ISSN: 0184-7937

 

EVALUATION OF AVERAGE MONTHLY WIND VELOCITY IN OWERRE-EZUKALA, ANAMBRA STATE, NIGERIA

 

Kingsley E. Madu and Emmanuel I. Nwankwo

ABSTRACT

Energy exists in many different forms such as heat, kinetic, electrical, chemical, etc. A form of energy may not be useful in its crude form, and needs to be transformed into a different useful one. To convert the energy from one form to another, a tool is needed. Any moving object has a kinetic energy which causes the motion of the object. Since the wind moves, so it has a kinetic energy which is very important for natural applications such as vaccination of trees and rains. However, considering industrial applications, the kinetic energy of the wind will be more useful if it can be converted into electrical energy. This is done by using wind turbines. The main purpose of the wind turbines is to convert the kinetic energy of the wind into mechanical energy by the blades and then into electrical energy by the generator. This paper evaluates the average monthly wind regime in Owerre-Ezukala town, South-East Nigeria. Data gathering for this evaluation spans between March 2016 and March 2017; using the electronic digital anemometer, at an altitude of 10m. The highest and lowest measured wind velocities are 6.7m/s and 4.8m/s respectively. Subsequent determination of the V-calculated was perfected by the application of Betz’ mathematical model.

 

Introduction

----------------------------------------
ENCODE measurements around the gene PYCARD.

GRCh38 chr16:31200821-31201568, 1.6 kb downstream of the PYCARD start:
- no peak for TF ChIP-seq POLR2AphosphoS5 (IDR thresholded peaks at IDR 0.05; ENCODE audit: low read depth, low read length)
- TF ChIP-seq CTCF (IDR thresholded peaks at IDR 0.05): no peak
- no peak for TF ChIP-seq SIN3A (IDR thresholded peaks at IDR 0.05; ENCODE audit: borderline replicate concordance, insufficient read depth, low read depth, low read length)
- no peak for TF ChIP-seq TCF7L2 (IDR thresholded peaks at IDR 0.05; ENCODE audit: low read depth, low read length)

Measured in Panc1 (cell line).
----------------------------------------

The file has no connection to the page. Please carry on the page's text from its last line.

Energy supply in Nigeria today is a major problem for both small scale and large scale purposes. The conventional energy supply has not equally been distributed, and is inadequate in meeting the economic needs of the populace. This looming problem had affected productivity in every facet of her economy. At one point or the other, government brings out scheme to better the efficiency of power and energy supply. These programmes often fail to materialize, perhaps, because of either managerial inadequacies or insufficient generation of energy to satisfy the need of the teaming Nigerian populace. Manufacturing and pharmaceutical industries, suffer serious regression in their operation, as a sequel. The quest to resolve the above identified problem set the researcher into thinking of an alternative energy source that can adequately satisfy the electricity need of the designated geographical area. However large Nigeria’s energy resource of fossil fuel may be, it is being consumed at a high rate, and one day, the fuel resource will become so depleted that the normal existence of energy-dependent firms will be seriously disrupted, unless other energy sources have become available on the scale necessary to meet the country’s energy demand. Many warnings have been given over the years about Nigeria’s rate of fuel refining and consumption, and the prospects of future fuel shortage. Nevertheless, each time the crisis has passed and the nation has continued on its unrealizable strategies. There is a renewed awareness of the importance of harnessing other energy sources, and the need for a long-term planning for the country’s future energy supply. Because of the effects produced by wind in Owerre-Ezukala over the years, the researcher is drawn to investigate whether such effects can be tapped for desired purposes. Wind energy is basically the harnessing of wind power to produce electricity. The kinetic energy of the wind is converted into electrical energy (Yunus and Michael, 2011). The relationship between the kinetic energy and electrical energy is a direct or linear one. Taking other mechanical factors for granted, the higher the speed of the wind, the higher the electrical energy; and vice versa. A large quantity of electrical energy is needed to sustain industrial growth, agricultural production, and domestic use. The existing sources of energy such as coal, fossil fuels, and geothermal etc. may not be adequate to meet the ever increasing energy demands. These conventional sources of energy are also depleting, and may be exhausted in no distant time (Gordon and Ron, 2011). Consequently, sincere and unrelenting efforts shall have to be made by scientists and engineers, in exploring the possibilities of harnessing energy from several non-conventional energy sources. According to energy experts, the non-conventional energy sources can be used with advantage for power generation as well as other applications in a large number of locations, and situations, in temperate countries like Nigeria. The geographical layout of Owerre-Ezukala encourages a sustainable wind velocity across the year. The natural vegetation of these sites ensures a high wind density. This condition, if well hacked into and harnessed, can favour the operation of a large wind turbine.